American citizens

“And slowly, over many years, the people realized they were not citizens. They were not members of a community. They were clocking in and punching out and killing time. They were employees.” DC Comic’s Uncle Sam, by Steve Darnall and Alex Ross, on the American capitalism

Lifelong dream to be a Filipino

“It is my lifelong dream. I plan to retire here in Davao. I’m happy and honored and proud to be accepted into a country I’ve loved. It’s not that I don’t like being American, I just like being Filipino better.” US WWII veteran Charles William Mosser, on his lifelong dream to acquire his Filipino citizenship

Major League Soccer

“When MLS kicked off in 1996, it did so with team names like the Crew, the Mutiny and the Rapids — American names. After the 2004 season, the thinking shifted to accommodate the league’s fastest growing fan base. The Dallas Burn was renamed FC Dallas (‘F’ for futbol rather than football), acknowledging that the club’s core support came from the Latino community. An expansion franchise aimed at Los Angeles’s Spanish speakers was named Deportivo Chivas. Another in Utah, where Latinos make up more than one-tenth of the population, was dubbed Real Salt Lake. Most white Utahns, even the soccer fans, mistakenly pronounced it ‘Reel’ instead of ‘Ray-al.’” Toronto Star’s Cathal Kelly, on Major League Soccer’s recent interest in ethnic fans


“One of the great non-profit credos is if you show up and you see someone doing something different and something novel that makes you turn your head, that’s something worth supporting. A lot of the support for this starts from disbelief. People just come out to see if this is for real.” Matt Blair, charity organizer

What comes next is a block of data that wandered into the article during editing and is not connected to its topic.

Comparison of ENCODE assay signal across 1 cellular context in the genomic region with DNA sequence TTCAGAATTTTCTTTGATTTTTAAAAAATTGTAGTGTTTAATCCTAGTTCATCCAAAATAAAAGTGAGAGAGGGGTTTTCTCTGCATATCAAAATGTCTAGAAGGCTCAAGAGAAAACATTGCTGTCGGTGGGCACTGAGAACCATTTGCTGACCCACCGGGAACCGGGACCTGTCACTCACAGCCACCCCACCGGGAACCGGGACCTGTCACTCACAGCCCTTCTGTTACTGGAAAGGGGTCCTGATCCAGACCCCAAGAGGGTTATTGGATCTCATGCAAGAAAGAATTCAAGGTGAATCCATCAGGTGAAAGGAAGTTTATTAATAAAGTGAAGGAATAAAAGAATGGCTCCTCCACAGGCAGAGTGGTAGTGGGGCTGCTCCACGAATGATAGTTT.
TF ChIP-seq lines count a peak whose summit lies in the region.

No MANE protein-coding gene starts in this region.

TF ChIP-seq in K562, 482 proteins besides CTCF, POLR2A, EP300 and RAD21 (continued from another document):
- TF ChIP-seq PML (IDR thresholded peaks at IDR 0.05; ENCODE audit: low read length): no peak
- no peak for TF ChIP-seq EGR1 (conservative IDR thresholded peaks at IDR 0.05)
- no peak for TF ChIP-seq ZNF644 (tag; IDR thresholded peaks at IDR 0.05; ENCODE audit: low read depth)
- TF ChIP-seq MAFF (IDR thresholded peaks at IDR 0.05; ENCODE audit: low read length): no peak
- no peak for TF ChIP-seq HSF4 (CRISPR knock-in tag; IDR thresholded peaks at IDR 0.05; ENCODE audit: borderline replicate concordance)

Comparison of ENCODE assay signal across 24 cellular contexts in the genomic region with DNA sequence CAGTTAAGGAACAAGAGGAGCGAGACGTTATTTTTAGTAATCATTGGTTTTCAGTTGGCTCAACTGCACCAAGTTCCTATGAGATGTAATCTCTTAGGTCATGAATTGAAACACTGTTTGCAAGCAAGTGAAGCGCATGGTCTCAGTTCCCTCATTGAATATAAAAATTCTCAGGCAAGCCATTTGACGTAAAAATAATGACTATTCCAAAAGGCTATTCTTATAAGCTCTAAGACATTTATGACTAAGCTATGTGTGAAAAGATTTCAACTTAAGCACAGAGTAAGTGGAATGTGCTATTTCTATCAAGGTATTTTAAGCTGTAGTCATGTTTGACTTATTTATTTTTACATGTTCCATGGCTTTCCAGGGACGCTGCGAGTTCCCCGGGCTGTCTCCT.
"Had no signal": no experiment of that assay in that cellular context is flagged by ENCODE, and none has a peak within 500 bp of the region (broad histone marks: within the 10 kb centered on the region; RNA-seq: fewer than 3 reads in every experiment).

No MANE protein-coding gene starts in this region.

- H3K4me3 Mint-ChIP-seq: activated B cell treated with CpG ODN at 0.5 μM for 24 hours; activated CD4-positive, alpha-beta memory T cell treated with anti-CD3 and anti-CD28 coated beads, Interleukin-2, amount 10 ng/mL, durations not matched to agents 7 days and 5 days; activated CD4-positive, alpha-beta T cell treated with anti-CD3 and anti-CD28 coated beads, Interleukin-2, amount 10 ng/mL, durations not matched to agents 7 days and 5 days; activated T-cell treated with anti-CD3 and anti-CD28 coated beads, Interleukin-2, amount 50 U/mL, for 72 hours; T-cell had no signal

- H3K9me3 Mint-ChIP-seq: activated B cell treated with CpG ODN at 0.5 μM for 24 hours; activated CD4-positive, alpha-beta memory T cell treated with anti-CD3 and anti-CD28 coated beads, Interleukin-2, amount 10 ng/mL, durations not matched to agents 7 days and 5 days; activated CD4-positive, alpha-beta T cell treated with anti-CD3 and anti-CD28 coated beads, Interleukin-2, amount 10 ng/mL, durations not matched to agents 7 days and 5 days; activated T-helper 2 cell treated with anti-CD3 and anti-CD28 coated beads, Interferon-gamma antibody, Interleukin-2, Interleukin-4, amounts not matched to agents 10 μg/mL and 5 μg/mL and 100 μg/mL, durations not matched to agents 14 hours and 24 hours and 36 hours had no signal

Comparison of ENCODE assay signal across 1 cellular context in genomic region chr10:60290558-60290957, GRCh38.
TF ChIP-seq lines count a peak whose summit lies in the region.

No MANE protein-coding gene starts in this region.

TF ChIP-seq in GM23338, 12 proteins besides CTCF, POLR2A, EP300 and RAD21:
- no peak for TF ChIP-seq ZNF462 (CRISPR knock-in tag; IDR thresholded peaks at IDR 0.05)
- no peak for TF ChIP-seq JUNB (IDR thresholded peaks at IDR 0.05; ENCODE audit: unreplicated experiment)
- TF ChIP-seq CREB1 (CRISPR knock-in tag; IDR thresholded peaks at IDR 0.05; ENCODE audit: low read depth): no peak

To the Faith Community

“To the faith community: Mobilize in an ecumenical coalition that’s multiracial and capitalizes on the role of each group. Catholics have powers that the Pentecostals can only dream about. The Salvation Army understands working within resident communities. The black church can say things to black citizens that the rest of the city cannot, without being charged with racism. White congregations and ministers can speak to political leaders in a language and tone and directness and facility that’s not available to the powerless black community. The faith community must elevate itself to become an ‘impartial, non-partisan advocate for the poor—and independent voice of truth and conscience that speaks truth to power.’” Toronto Star reporter Royson James, outlining Rev. Eugene Rivers’ anti-violence address